The Present Bias | Now Is More Important Than Ever
So let us honor this precious gift, The fleeting moments, swift and swift, Embrace the now, for time won’t wait, Live fully, love deeply, before it’s too late.
For time, dear friend, is but a guide, A reminder to savor, to appreciate wide, In its ceaseless march, life’s precious rhyme, A reminder to cherish each tick, each tock, in time.
Death, too, happens in an instant. The journey to death can be long, drawn out and painful. It can be painless too. It can be fought against with all attempts to avoid it, but its inevitableness humbles all. This is arguably the second most pertinent second in any person’s life. King or pauper, tinker or spy, beggar or thief, death is a moment, an experience, an event we will all take part in, whether we like it or not.
A runner crossing the finish line, coming in second place. Someone being given a second chance to make things right. Quickly making a second choice in a decisive moment. Waves crashing onto the shore, creating a mesmerizing sight and sound. The intense blast of a bomb detonating, with its destructive force.
Christians are encouraged to use their time wisely and responsibly, recognizing that life is a gift from God.
The rapid firing of guns, punctuating the air with sharp sounds. The screeching sound and impact of cars colliding in an accident. Thought-provoking questions being asked, sparking curiosity. Swift answers being given, providing clarity and understanding. Strangers meeting for the first time, potentially forming lifelong connections.
The apostle Paul, in his letter to the Ephesians, advises believers to “redeem the time” (Ephesians 5:16), implying the importance of making the most of the opportunities presented to them.
Friendly faces breaking into warm smiles, spreading joy and positivity. The contagious sound of children’s laughter, filling the air with happiness. The gentle glow of light illuminating a room. Raindrops hitting the ground, creating a rhythmic and soothing melody.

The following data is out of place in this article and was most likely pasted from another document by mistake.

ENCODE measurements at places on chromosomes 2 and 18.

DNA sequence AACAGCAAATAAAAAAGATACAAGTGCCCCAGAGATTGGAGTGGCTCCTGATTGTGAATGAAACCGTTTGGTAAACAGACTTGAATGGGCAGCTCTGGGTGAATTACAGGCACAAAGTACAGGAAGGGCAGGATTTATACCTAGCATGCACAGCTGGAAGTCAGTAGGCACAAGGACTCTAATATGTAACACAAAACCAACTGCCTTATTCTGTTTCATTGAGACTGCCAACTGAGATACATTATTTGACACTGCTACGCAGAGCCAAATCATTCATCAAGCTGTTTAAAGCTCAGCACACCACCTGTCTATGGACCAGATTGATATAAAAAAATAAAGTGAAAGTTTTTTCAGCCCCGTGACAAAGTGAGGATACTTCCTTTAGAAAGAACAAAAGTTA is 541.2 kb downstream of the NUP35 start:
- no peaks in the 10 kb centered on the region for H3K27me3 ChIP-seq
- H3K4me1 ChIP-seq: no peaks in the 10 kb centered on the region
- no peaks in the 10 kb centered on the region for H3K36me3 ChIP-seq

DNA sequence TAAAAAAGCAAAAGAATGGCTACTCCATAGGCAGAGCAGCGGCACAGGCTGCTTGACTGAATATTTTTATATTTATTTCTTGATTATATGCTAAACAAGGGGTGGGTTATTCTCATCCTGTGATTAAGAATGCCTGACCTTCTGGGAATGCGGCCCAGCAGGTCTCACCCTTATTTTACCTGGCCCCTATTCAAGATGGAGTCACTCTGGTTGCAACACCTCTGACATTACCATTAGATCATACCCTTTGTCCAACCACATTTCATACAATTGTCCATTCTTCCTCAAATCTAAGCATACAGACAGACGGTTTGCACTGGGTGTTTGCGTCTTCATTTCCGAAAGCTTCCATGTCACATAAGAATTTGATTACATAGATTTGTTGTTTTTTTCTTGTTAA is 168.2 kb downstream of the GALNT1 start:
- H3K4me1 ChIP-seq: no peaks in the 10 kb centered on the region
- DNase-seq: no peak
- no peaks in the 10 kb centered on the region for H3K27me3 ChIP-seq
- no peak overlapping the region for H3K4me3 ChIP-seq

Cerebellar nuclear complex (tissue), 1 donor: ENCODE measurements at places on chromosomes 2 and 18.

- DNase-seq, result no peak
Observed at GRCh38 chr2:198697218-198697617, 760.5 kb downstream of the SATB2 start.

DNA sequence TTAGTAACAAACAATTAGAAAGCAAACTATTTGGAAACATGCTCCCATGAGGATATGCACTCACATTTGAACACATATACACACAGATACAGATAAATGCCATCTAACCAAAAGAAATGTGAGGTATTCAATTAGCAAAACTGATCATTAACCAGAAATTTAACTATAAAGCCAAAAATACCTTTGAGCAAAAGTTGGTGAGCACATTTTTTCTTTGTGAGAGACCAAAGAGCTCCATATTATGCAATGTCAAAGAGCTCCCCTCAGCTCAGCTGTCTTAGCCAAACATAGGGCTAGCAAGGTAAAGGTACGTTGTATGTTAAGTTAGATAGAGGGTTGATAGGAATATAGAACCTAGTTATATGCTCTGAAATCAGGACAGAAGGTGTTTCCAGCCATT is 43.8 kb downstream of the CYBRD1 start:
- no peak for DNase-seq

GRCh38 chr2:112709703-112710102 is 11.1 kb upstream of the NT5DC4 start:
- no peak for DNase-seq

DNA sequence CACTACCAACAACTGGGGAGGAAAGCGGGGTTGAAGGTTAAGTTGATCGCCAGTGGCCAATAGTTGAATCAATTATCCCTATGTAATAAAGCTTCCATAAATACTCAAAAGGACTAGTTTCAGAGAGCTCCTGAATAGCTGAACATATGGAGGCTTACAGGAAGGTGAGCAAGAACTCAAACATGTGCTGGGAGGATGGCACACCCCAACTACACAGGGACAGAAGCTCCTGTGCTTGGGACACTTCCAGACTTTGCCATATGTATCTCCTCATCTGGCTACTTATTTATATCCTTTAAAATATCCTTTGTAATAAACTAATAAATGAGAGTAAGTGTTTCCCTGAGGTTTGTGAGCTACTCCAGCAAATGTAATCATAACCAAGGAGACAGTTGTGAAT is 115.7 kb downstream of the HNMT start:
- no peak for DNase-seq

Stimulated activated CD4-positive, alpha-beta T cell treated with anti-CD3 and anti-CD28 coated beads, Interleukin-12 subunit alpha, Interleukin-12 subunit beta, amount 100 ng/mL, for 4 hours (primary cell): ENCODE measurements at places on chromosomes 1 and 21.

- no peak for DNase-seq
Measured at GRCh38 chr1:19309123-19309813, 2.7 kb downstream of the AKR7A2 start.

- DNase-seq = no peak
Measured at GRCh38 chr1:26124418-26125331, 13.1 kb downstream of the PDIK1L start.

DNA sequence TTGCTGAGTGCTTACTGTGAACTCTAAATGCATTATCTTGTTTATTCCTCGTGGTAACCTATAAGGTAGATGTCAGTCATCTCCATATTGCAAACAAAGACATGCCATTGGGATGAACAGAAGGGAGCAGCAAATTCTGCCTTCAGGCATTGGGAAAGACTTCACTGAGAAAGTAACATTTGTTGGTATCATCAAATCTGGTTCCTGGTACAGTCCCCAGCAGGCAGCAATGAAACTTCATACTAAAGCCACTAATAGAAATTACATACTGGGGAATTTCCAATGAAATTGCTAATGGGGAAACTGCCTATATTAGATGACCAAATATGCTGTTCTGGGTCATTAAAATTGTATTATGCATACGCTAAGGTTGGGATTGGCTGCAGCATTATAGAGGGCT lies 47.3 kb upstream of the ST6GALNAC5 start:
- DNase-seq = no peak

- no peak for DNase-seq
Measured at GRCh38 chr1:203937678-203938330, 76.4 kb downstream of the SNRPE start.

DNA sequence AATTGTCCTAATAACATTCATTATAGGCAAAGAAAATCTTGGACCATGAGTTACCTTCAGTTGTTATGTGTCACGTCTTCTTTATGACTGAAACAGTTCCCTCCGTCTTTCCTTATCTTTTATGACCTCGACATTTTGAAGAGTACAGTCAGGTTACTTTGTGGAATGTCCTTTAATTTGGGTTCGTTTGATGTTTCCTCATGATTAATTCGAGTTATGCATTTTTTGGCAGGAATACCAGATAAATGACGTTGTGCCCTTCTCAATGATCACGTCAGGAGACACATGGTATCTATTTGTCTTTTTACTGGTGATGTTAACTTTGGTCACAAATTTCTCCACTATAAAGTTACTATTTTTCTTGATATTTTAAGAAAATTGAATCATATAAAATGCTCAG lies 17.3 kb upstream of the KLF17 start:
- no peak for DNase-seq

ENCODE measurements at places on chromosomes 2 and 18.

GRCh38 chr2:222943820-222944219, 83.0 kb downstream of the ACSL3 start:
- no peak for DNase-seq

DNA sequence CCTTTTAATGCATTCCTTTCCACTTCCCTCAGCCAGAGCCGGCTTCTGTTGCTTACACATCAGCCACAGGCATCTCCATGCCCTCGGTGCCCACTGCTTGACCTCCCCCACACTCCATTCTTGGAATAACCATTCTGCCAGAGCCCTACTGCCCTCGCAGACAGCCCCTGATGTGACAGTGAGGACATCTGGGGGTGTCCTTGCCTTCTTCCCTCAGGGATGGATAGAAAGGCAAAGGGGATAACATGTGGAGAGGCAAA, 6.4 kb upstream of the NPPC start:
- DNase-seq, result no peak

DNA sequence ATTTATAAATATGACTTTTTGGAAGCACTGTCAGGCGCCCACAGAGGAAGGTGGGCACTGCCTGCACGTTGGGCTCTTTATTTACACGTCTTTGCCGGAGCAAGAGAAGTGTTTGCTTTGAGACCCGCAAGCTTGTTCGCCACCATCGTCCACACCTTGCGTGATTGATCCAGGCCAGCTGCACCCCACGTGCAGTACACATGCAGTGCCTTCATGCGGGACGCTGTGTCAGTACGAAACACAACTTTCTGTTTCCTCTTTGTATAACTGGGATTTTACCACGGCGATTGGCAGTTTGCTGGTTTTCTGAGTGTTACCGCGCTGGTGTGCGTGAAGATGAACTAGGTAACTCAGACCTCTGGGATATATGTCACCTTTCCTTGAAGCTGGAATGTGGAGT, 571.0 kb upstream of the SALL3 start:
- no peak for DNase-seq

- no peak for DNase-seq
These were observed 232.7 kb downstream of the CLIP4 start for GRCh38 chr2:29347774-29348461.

While Christians are encouraged to make the most of their time, they are also called to trust in God’s providence and guidance. This means that they should seek God’s will and align their actions with His purposes.
A second, a point in time. So many of them pass us by without a care, each filled with so much potential.
In all the seconds which happen, none seem more pertinent to our lives than the moment of conception, of our own creation. The moment a little microscopic wiggly swimming sperm breaks through the outer shell of an egg to conjoin and grow into a new being with a new consciousness.
A second of magic and wonder. The process has been filmed and written about countless times, and yet, like so many things explained by the empiric method, it is a moment which fires and inspires wonderment and, for some, spirituality.
Then there are the other things which come and go in a flash; love and loss, joy and ecstasy can seem eternal but are most oftentimes fleeting in a second or a longer collection of seconds.
Decisions and commitment are very often things which occur within a second. To ‘do’ or not to ‘do’. To say ‘yes’ or ‘no’. Choices are taken, either consciously or not, in a second; some of which can create consequences which last for a lifetime or affect countless lives.
Scientific experiments related to cognitive bias have highlighted the difference between the slow logical part of the brain, which weighs up pros and cons in a balanced way, and the much faster part of the brain, which allows us to make snap decisions without being aware of the thought process, the auto-pilot part of the brain.
It’s this fast part of the brain, the bit we are not conscious of, which tends to make judgements. Do we like something? Will be do something?
Two great brains started looking at this snappy part of the brain. Daniel Kahneman and Amos Tversky started to look at brains biases, They postulated that are all sorts of things where we are ‘hard wired’ to decide or feel something before being aware of our thought process and moreover, if questioned ‘why we like or feel something’ and ‘for what reason’, the slow part of our brain will ‘makeup’ or ‘concoct’ the reason. It will create a logical path which supports our ‘first reaction’, our gut reaction to tastes and choices.